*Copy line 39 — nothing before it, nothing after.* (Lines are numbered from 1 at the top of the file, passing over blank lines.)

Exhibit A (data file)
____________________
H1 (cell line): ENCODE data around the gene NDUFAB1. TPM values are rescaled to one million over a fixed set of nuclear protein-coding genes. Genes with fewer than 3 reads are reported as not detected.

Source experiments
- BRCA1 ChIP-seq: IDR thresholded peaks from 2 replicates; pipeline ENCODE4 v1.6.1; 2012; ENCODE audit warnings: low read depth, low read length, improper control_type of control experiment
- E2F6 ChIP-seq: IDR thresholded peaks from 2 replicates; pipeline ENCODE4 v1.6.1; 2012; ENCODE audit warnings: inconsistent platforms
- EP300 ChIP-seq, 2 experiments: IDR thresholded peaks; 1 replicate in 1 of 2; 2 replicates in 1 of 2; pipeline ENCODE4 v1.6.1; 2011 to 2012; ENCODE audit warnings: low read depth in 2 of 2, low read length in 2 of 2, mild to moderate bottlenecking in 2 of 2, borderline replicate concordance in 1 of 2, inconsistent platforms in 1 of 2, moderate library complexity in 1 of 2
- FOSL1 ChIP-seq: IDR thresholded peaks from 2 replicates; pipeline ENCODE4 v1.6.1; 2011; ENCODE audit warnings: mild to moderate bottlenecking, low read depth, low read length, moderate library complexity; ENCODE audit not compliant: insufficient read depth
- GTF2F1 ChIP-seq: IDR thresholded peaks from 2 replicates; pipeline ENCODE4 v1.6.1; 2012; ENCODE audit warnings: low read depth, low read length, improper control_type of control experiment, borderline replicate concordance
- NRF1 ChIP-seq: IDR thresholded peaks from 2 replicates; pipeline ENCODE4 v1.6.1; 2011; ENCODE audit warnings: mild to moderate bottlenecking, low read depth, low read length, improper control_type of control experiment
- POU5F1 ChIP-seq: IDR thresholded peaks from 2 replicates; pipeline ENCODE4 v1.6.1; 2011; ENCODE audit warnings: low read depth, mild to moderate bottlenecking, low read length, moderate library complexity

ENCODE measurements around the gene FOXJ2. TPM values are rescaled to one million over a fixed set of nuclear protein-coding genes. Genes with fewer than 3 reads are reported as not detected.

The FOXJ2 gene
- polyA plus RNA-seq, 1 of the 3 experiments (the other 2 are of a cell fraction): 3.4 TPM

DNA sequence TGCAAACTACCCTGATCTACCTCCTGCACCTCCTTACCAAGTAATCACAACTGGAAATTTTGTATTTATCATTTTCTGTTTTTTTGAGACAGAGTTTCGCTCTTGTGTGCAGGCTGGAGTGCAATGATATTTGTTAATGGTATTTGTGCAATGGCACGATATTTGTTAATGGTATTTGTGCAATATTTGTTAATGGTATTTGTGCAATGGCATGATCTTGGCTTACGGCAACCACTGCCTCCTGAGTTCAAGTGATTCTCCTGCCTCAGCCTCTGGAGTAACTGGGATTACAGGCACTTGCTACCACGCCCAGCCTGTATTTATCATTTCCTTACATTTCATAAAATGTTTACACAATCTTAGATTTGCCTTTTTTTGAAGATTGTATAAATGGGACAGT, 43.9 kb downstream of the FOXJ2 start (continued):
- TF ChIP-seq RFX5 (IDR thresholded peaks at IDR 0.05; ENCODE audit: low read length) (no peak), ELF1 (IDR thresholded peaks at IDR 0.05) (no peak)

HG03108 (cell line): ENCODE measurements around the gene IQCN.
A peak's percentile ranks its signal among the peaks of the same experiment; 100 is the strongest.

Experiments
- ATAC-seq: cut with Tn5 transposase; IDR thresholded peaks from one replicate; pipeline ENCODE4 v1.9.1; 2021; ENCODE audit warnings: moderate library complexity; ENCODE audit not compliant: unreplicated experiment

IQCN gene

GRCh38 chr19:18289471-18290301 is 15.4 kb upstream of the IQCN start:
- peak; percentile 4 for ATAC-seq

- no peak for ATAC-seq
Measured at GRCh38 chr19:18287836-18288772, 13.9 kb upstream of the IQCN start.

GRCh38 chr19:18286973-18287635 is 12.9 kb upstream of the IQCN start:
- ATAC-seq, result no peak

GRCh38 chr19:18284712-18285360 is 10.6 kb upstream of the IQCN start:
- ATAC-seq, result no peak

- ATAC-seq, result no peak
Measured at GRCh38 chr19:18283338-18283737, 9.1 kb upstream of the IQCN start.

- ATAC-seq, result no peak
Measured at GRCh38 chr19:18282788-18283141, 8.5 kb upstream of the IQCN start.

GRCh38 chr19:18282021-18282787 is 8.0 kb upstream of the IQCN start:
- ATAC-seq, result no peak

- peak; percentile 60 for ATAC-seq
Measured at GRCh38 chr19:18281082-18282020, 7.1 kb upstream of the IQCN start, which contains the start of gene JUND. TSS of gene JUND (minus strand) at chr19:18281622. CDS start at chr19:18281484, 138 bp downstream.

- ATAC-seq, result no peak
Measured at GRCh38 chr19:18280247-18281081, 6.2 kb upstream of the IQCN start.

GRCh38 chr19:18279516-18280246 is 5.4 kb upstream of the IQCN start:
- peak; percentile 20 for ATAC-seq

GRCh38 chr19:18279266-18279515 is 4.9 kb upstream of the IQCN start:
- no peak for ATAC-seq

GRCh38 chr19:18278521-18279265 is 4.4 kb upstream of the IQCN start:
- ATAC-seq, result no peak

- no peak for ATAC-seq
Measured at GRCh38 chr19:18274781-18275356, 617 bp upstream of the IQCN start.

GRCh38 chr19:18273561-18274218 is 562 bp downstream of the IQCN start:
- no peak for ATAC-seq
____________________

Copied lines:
- peak; percentile 20 for ATAC-seq